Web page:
UEFA President Aleksander Ceferin has denied a connection between spectator entry to the European Football Championship and the increasing number of coronavirus infections in several participating countries.
“So far I have not seen any evidence that there is a connection,” the head of the European Football Association (UEFA) told IM. BBC-Podcast “The Sports Desk”.
Referring specifically to the preliminary round match between England and Scotland, he said that “20,000 Scottish fans flock to London without tickets. And if you go to the pub or anywhere else you are not tempted. Blame football.” From my point of view is irresponsible.” According to scientific surveys, about 2000 new infections in Scotland can be traced back to the “Battle of Britain”.
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Overall, Ceferin was “extremely relieved” that the tournament, which ended with the England-Italy final on Sunday, ended without any significant coronavirus incident between the teams. The 53-year-old Slovene said he himself had been “tested 76 times”. All teams “acted in a very professional manner” and respected the bubble system.
Rainbow debate: Ceferin defends UEFA action
In relation to the rainbow controversy surrounding the preliminary round match between the German national team and Hungary in Munich on 23 June, the UEFA boss defended his union’s action highly critical of having no choice: “The problem in the specific situation is was that we received a request, which was about protests against a government in Europe. UEFA’s statute does not allow protests against a government. We will not engage in a political fight. But our position on diversity is clear. is. “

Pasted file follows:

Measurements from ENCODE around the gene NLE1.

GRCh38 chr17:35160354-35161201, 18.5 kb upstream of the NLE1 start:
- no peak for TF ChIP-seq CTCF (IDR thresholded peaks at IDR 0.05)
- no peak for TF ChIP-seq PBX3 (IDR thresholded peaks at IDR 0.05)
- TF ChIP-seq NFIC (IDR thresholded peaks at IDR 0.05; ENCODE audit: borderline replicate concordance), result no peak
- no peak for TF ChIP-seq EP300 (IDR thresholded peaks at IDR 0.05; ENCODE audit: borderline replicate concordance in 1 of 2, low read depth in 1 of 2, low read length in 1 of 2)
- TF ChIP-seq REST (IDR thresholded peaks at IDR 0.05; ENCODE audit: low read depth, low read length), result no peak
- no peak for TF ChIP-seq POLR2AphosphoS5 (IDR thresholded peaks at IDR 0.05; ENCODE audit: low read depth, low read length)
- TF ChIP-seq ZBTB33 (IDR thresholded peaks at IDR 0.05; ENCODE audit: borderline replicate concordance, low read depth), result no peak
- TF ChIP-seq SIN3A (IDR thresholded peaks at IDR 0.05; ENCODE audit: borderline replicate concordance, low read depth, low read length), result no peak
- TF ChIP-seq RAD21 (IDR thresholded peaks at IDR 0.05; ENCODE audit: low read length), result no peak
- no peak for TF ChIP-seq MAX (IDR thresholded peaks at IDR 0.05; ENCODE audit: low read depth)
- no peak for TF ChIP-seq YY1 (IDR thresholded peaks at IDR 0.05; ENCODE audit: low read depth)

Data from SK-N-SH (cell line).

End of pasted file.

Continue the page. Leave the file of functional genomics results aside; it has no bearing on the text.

UEFA rejected the Munich City Council’s proposal to light the stadium in rainbow colors in protest against the anti-gay policies of Hungarian Prime Minister Viktor Orban. According to UEFA, the Continental Union was “a politically and religiously neutral” organization because of its statutes.
Ceferin rejected a new pan-European EM under his leadership. “It is not fair that some teams had to travel more than 10,000 kilometers and others only 1,000. It was not fair to the fans either,” he said. “It’s an interesting idea, but it’s hard to implement. I don’t think we can do it again.” Ceferin’s predecessor Michel Platini launched the format in 2012. EM 2024 takes place in Germany.
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